Promiscuity and seductive imagery abound on billboards, subways, busses, TV, magazines and the web, enticing even the most modest observers to gaze.  Infidelity and divorce rates are on the rise, with growing dysfunction in the family unit.

On the surface, the statistics among Orthodox communities are promising and worth celebrating.  We have record enrollment in Jewish day schools, more young men learning Torah full time than ever before in our history, and vibrant and dynamic Orthodox communities across the United States.

And yet, if we are willing to scratch beneath the surface, I believe we will find increasingly the rote performance of mitzvos, which are practically devoid of meaning, purpose and enthusiasm.  Yes – more people than ever are attending daily minyan. But have the quality of our prayers improved?  True – attendance at daf yomi is impressive, and yeshivos and kollelim are overflowing. But are we collectively better informed and are we producing more talmidei chachamim?

Is all of the vigilance and scrupulousness in observance of Halacha, Torah learning, and davening attendance yielding more honest, kind, wholesome and good people?   If we compare an Orthodox community against one that is secular, would we measure a noticeably more ethical, moral and elevated people?

There is no population among whom the consequences of this paradox can be felt more profoundly than Orthodox teenagers.  An informal analysis will make unequivocally clear that despite our teenagers’ greater access to smart-boards, advanced curriculums, and rebbeim and teachers with whom they can relate, their struggle to find relevance in our sacred traditions and practices is greater than ever.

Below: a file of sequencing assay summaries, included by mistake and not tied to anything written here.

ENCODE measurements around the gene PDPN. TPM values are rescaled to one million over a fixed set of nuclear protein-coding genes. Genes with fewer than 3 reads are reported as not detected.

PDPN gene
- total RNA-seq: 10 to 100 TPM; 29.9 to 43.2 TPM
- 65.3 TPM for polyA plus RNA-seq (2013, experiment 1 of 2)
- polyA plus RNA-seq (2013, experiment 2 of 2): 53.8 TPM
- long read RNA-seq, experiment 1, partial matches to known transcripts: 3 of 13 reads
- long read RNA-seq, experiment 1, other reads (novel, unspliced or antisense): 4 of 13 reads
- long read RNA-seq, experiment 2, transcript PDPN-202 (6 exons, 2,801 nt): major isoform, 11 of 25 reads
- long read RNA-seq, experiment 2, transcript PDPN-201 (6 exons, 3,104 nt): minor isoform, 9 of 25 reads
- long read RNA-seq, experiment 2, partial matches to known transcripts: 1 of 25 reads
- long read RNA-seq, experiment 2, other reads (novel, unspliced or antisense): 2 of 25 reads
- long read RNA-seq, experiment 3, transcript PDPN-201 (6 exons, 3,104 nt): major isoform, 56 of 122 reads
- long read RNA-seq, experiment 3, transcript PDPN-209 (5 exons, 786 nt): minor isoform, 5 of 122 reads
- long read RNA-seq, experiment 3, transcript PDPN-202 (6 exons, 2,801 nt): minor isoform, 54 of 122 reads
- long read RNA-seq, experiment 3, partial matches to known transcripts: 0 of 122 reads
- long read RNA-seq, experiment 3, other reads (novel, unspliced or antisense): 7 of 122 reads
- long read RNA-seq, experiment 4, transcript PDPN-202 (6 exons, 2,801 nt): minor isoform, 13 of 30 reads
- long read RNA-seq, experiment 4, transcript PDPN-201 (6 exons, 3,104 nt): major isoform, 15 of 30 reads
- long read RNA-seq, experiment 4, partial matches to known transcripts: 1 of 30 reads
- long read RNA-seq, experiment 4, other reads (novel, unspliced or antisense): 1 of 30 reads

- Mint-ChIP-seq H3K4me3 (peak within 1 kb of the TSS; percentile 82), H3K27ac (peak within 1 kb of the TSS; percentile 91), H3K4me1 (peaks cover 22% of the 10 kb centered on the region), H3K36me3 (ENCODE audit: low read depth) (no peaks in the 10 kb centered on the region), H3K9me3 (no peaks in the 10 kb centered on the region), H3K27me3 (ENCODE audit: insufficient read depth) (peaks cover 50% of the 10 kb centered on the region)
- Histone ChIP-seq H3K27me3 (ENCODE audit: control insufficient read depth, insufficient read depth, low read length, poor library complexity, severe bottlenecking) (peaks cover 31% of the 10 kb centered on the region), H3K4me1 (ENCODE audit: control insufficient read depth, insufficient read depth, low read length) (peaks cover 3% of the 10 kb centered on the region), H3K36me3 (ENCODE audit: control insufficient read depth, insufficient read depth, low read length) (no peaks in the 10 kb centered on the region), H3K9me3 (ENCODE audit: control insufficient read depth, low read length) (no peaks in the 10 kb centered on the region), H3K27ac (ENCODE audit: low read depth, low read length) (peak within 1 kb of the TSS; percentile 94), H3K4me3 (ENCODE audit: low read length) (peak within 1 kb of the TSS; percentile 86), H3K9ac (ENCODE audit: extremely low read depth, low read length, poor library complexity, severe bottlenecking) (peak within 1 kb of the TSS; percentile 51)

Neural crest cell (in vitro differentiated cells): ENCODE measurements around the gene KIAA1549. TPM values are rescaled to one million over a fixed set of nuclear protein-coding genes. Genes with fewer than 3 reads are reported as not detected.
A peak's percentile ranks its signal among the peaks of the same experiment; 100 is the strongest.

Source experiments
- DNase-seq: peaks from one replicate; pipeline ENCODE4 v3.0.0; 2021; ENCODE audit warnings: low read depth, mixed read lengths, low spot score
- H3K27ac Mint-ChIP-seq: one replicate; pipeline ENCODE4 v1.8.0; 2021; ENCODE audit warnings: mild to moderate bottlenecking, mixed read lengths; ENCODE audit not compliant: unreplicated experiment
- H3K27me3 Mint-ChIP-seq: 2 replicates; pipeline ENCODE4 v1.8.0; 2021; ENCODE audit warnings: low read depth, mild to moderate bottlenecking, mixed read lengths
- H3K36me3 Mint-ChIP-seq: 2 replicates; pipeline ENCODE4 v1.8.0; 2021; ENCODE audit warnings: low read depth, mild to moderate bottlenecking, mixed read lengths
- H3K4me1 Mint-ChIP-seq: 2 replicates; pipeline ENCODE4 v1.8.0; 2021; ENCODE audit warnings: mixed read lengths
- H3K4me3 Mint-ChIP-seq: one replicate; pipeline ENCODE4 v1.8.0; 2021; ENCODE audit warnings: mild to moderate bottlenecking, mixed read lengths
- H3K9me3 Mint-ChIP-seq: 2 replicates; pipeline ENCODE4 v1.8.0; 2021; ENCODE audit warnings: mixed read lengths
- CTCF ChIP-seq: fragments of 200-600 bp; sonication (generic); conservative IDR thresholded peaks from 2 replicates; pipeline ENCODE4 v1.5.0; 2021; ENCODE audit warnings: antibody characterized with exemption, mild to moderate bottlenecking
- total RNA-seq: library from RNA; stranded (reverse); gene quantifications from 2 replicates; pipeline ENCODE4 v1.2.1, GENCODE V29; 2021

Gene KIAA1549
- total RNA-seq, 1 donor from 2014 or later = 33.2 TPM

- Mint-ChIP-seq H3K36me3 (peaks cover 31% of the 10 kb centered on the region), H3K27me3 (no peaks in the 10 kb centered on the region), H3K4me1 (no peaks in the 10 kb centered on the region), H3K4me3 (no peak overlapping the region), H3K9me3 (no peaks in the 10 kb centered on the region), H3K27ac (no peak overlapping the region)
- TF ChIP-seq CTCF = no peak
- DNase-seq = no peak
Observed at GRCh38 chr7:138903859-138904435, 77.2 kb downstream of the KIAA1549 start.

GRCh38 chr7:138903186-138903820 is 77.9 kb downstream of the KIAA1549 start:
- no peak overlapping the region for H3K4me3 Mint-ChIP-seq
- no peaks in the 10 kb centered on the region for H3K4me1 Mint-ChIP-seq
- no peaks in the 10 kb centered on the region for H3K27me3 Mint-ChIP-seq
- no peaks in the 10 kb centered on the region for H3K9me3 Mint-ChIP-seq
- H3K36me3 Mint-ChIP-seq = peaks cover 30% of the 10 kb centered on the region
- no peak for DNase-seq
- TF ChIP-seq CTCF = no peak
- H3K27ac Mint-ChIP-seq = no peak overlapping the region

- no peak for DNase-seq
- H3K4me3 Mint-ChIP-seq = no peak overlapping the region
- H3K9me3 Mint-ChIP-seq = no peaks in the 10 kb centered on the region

Many of our teenagers cannot overcome the urge to send text messages on Shabbos, despite their general commitment to its observance.  Meaningful tefillah experiences seem to be an anomaly for teens, many of whom don’t even go through the motions or even the outer appearances of participating in prayer.

As is widely discussed, the cost of Jewish day school tuition is becoming prohibitive.  It seems to me that the intersection of the socio-economic challenges with the spiritual apathy and complacency found among many of our teenagers will leave more and more parents wondering: why work so hard to pay for an education that will ultimately graduate an uninspired, perhaps non-fully-observant teenager?

To ensure that Orthodox Judaism doesn’t regress from the outstanding advancements made in the latter half of the twentieth century, I believe we will need to formulate meaningful responses to questions such as these:  How will we as a community provide an educational experience that is compelling, persuasive and clearly worth the effort and sacrifices necessary to afford it?  Are we willing to recognize the paradox of our Orthodox circumstance and seek new ways to inspire and motivate our youth?  Can we continue to embrace scrupulous observance of Halacha while shifting the emphasis of our message from ritual and rote to spiritual and uplifting?  Do we have the courage to communicate – and the tenacity to model – a lifestyle that includes sacrifice, effort and struggle, which are necessary ingredients for a life of meaning and purpose?